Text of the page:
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13.05.2019 Feature Article

The Home We Have Made With Radical Feminism: Where Are Our Mothers?

The Home We Have Made With Radical Feminism: Where Are Our Mothers?

The neoliberal political economy of our contemporary world portends a major challenge to the home. Throughout the centuries, human beings have identified the centrality of the home as a key player in building a nation. Truth is that the family is the basic unit of every society. Even so, the family is made by father (genitor and pater) and mother, who must jointly nurture a child(ren).

Over the years, the role of women in the home has become a subject of intense debate. The traditional notion of a woman as a homemaker is fiercely being challenged. We have got to a point where we are beginning to quantify in monetary terms the role of women. Some feminists are arguing that women should be paid when they undertake domestic chores like cooking, washing, and taking care of children. Indeed, this is one of the consequences of a world that has been deeply monetized.

Sadly, the world's political economy, coupled with many irresponsible men, has driven most young mothers to join the world of work. Thus, most homes are empty of mothers. Where are our mothers?

Radical feminists, championed by people like Mary Daly, are even contesting heterosexual conjugal relations. They are driving women into lesbianism. The family is certainly under a fierce attack.

In effect, we have women who are either marrying themselves or women who have outsourced childcare to mother nature. The homes are empty. Children are developing all forms of abysmal social behaviors. Research has informed us that child deviance is almost axiomatic in every child's life. This is precisely because children tend to follow their curiosity and innate desires which in most cases run at odds with society.

Max Assimeng's definition of socialization as the transition of a biological being to a social being is apt in enforcing the crucial dimension of motherhood. Children are 'raw' and need deliberate nurturing. In Ghana, l know of some young mothers who see their own children a few hours a week. I know of a mother, who outsourced the care of her three months baby to a care home. Everyone is seeking a career. We are chasing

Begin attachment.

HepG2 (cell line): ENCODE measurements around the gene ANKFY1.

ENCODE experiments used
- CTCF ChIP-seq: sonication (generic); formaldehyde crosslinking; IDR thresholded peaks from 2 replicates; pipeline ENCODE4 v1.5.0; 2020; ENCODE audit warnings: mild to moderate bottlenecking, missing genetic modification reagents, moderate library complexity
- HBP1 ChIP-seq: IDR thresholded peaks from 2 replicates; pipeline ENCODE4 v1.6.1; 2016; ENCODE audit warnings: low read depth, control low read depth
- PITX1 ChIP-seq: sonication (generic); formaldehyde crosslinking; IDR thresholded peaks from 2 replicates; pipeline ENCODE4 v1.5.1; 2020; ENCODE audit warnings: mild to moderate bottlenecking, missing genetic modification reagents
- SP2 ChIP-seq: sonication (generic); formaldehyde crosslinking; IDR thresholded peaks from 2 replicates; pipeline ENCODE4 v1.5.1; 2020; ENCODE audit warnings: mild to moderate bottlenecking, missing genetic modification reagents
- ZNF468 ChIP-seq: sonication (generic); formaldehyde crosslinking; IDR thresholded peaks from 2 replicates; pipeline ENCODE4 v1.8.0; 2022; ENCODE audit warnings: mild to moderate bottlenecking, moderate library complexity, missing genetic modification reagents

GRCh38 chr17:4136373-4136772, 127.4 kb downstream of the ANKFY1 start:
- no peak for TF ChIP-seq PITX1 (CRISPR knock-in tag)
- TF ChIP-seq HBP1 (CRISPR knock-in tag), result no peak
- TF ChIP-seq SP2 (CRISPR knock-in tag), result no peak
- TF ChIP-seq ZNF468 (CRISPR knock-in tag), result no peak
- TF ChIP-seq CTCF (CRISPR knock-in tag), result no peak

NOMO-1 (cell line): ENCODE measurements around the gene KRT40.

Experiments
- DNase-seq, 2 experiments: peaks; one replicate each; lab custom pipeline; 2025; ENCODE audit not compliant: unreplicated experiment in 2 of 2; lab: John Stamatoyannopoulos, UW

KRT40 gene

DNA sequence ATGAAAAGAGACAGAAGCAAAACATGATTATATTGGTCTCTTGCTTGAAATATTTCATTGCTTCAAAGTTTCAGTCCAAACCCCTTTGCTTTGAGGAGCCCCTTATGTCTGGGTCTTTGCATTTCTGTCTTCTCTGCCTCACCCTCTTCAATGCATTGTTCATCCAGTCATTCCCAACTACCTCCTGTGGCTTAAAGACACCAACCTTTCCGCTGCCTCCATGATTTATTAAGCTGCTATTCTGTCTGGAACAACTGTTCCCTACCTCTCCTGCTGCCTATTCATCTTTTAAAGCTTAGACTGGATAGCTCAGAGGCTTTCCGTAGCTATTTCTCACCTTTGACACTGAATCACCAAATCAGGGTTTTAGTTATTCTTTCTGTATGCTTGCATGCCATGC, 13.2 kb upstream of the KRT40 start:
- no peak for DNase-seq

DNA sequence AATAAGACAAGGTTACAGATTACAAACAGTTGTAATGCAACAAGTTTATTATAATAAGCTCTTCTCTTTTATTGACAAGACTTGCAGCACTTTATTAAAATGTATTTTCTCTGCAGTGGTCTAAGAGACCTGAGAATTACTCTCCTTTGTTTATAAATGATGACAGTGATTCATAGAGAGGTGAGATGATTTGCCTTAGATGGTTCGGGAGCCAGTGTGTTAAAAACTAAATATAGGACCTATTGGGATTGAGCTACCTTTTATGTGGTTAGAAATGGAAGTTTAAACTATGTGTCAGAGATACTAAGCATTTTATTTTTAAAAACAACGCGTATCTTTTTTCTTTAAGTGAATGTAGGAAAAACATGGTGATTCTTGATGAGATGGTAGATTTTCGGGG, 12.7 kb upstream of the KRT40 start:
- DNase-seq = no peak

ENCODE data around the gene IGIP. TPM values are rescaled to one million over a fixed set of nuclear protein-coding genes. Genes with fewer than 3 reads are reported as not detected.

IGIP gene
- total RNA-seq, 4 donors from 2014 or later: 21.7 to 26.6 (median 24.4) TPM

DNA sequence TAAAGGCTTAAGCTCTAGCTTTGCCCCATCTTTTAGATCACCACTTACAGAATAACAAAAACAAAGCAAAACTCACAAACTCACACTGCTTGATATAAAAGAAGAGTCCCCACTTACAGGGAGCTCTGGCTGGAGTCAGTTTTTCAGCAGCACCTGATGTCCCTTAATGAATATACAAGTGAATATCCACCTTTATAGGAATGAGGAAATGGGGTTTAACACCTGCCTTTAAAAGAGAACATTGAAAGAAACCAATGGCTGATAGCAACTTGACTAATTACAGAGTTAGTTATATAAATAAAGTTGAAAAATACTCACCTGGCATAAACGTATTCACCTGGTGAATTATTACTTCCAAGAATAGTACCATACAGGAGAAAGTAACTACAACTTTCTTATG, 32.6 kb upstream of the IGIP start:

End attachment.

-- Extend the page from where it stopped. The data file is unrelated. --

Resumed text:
The progressive dissolution of the extended family, following urbanization, has dealt a deadly blow to motherhood. Grandparents are either dead or been branded witches to stay away from their grandchildren. Sadly, most young mothers are bereft of basic childcare skills. The puberty rites that helped potential mothers to learn the rudiments of childcare has been demonized.

The cumulative effect of this is that the family is in danger. Nations are in danger. I have been thinking about the future of the human family. Will robots take the place of mothers in childcare? Will children learn moral values from the Internet? How sure are we that the Internet will dispense conventional virtues to our children?

As l keep pondering on these questions, l want to wish my mother, Agartha Ama Adjei, my wife Josephine Afrifa, and my in-law, Comfort Peprah a happy mother's day. I also want to thank Dr. Gladys Nyarko Ansah and Dr. Patricia Ohemaa Serwaa Afrifa (my sisters-in-law) a blessed happy mother's day. I want to thank all the females who have helped me in my earthly journey.

More importantly, l want to thank my external supervisor, Dr. Joel Cabrita, now at Stanford University. She has been patient with me, as a mother, in nurturing me to write well. Her precocious knowledge has been a fountain for me. Dr. Cabrita, thank you. May your efforts never be in vain.

To all mothers, potential mothers, guardians, female teachers, and female doctors, Happy Mother's Day.

Blessings

Satyagraha

Charles Prempeh ([email protected]), African University College of Communications, Accra.

Charles Prempeh
Charles Prempeh, © 2019

This author has authored 139 publications on Modern Ghana. Author column: CharlesPrempeh

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